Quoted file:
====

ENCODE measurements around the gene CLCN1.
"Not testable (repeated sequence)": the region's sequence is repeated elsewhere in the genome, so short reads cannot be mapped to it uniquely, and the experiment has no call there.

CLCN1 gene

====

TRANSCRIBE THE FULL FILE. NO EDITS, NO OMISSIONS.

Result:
ENCODE measurements around the gene CLCN1.
"Not testable (repeated sequence)": the region's sequence is repeated elsewhere in the genome, so short reads cannot be mapped to it uniquely, and the experiment has no call there.

CLCN1 gene